June 2016

1996 & the 'big freeze'

Wednesday, 29th June 2016

1996 & the 'big freeze'


  • 1996 & the 'big freeze'
  • 1996 & the 'big freeze'Gore from Charlton Rise, July 1996.  Ensign collection

It was the end of June, 20 years ago, when southern New Zealand suffered a polar blast that left the district covered in thick snow.  This was followed by 14 days of severe frosts.  NIWA tells us that the lowest temperature was -10.5 and unofficial records in the district suggest -15.  On four days, the temperature never even reached zero.

It was the school holidays and children enjoyed making snowy creations and throwing plenty of snowballs.  Gore looked a picture with icicles hanging from the guttering of houses, and the trees looking like a winter wonderland.  But there was lots of damage.  There were burst pipes in houses and schools.  St Mary’s, Te Tipua and Gore High School students all had an extended holiday due to damage to school pipes.  The icy conditions meant a number of car accidents and broken bones as vehicles and people alike often slid out of control no matter how careful they were.  One of the longest lasting consequences of the ‘big freeze’ was the damage to trees, hedges and a variety of plants. 

So, had the district ever seen this before?  Yes, in 1889 and 1903, when it was so cold that the Mataura and Waikaka rivers froze.  People took their chances ice skating and tobogganing.  Check out this article from the 18 July 1903 edition of the Mataura Ensign.

 Here is some data provided by NIWA about the 1996 freeze.

Date Minimum temperature (C) Maximum temperature (C)
1 July 1996 -0.2 2.4
2 July 1996 -5.4 1.2
3 July 1996 -10.5 -2.7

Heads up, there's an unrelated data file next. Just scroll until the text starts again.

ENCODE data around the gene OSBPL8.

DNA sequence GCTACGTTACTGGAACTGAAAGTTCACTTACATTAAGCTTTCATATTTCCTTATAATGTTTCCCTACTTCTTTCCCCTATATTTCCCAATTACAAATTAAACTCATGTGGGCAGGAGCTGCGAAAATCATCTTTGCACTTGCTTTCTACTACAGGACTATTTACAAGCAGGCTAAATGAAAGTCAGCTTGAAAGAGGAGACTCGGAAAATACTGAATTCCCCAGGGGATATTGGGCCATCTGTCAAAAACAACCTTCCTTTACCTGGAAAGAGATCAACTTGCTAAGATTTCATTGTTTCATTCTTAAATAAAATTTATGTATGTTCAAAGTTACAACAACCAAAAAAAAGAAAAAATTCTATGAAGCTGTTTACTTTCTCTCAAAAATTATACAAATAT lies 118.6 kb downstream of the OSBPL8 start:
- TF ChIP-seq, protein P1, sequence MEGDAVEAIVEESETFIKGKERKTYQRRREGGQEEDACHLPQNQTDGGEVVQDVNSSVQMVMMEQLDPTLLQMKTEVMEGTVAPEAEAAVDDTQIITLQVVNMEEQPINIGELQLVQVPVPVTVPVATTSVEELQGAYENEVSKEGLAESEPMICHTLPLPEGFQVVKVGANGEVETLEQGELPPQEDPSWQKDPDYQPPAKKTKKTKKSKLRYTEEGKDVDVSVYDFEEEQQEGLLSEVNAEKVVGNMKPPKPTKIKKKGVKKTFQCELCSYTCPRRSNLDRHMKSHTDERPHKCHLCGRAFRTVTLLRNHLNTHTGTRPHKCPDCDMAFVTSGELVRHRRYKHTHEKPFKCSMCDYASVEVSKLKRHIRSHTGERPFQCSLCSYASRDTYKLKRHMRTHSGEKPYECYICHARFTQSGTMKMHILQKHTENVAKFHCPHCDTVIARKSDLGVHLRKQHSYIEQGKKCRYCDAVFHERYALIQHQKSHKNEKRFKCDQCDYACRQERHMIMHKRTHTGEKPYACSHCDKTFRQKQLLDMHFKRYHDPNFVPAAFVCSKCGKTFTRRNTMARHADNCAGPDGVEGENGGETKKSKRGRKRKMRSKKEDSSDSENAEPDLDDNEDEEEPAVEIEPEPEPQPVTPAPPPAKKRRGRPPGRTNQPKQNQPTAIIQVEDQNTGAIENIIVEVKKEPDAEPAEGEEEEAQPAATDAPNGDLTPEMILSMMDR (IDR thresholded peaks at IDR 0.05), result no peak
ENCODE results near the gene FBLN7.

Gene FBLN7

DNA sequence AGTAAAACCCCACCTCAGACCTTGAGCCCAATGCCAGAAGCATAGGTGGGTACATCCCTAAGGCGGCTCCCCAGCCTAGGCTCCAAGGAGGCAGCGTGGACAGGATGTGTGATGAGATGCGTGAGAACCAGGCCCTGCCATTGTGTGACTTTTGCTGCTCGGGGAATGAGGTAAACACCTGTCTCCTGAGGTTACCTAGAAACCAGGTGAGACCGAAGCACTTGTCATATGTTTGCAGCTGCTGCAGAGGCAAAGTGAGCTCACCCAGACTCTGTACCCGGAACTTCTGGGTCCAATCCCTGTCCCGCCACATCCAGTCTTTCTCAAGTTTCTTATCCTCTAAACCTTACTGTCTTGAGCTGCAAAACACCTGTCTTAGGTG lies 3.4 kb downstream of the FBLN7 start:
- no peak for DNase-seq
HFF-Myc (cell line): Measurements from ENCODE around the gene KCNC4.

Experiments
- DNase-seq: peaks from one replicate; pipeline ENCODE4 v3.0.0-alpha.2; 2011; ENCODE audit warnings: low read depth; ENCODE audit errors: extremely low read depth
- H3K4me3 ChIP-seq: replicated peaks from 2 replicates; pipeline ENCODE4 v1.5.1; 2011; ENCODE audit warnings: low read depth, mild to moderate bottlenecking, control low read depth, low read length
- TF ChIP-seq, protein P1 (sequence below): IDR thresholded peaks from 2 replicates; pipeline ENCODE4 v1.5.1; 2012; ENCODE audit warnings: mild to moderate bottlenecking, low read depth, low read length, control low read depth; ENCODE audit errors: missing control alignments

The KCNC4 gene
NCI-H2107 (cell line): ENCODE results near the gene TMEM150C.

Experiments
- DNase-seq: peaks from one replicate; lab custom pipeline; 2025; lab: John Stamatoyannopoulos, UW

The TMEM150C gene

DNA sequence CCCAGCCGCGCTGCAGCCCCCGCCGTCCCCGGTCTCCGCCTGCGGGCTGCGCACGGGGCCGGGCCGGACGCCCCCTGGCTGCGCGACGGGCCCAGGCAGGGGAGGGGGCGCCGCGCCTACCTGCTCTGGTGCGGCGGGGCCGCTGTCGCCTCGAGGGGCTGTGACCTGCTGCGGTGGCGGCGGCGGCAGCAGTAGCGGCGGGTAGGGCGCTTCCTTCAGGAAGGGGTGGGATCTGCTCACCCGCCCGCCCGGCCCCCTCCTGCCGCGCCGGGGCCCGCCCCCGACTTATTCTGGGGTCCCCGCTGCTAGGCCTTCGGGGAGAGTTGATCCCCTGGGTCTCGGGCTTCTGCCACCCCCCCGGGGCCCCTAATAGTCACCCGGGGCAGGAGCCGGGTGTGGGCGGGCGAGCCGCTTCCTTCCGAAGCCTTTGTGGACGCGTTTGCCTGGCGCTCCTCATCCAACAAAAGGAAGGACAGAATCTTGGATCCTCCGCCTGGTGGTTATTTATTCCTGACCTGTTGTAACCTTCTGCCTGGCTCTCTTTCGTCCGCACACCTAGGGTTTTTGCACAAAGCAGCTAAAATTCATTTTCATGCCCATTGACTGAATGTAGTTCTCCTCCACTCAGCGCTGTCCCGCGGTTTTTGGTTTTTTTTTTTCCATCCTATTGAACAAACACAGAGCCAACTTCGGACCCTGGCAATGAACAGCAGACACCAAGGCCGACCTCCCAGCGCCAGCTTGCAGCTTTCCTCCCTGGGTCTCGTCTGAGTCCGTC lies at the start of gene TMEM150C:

4 July 1996 -10.5 -1.0
5 July 1996 -9.6 1
6 July 1996 -8.5 -0.9
7 July 1996 -9.8 -1.0
8 July 1996 -8.6 2.2
9 July 1996 -9.0 1.2
10 July 1996 -6.7 3.2
11 July 1996 -0.9 3.8
12 July 1996 -2.9 4.4
13 July 1996 -4.0 0.9
14 July 1996 -4.0 6.1
15 July 1996 0.5 5.4

West Gore School

Friday, 24th June 2016

West Gore School

Artwork from junior students of West Gore School on their discoveries at the Gore Historical Museum  

  • West Gore SchoolArtwork from junior students of West Gore School on their discoveries at the Gore Historical Museum

The junior students of West Gore School have been focusing on what the Gore District looked like in the past.  As part of their learning they visited the Gore Historical Museum and found many things that looked different such as washing machines, cameras and clothing.  They also learnt how Gore first had the name ‘Long Ford’ and saw photos of how the town has developed. 

Stephanie shared the story of 1913 flood that caused much destruction in the district and how a young Forrest Stephenson was saved by a circus horse rider. 

Your school can learn more about the 1913 flood or the history of the district through Project Tūrangawaewae – Where We Live or by contacting the Gore Historical Museum.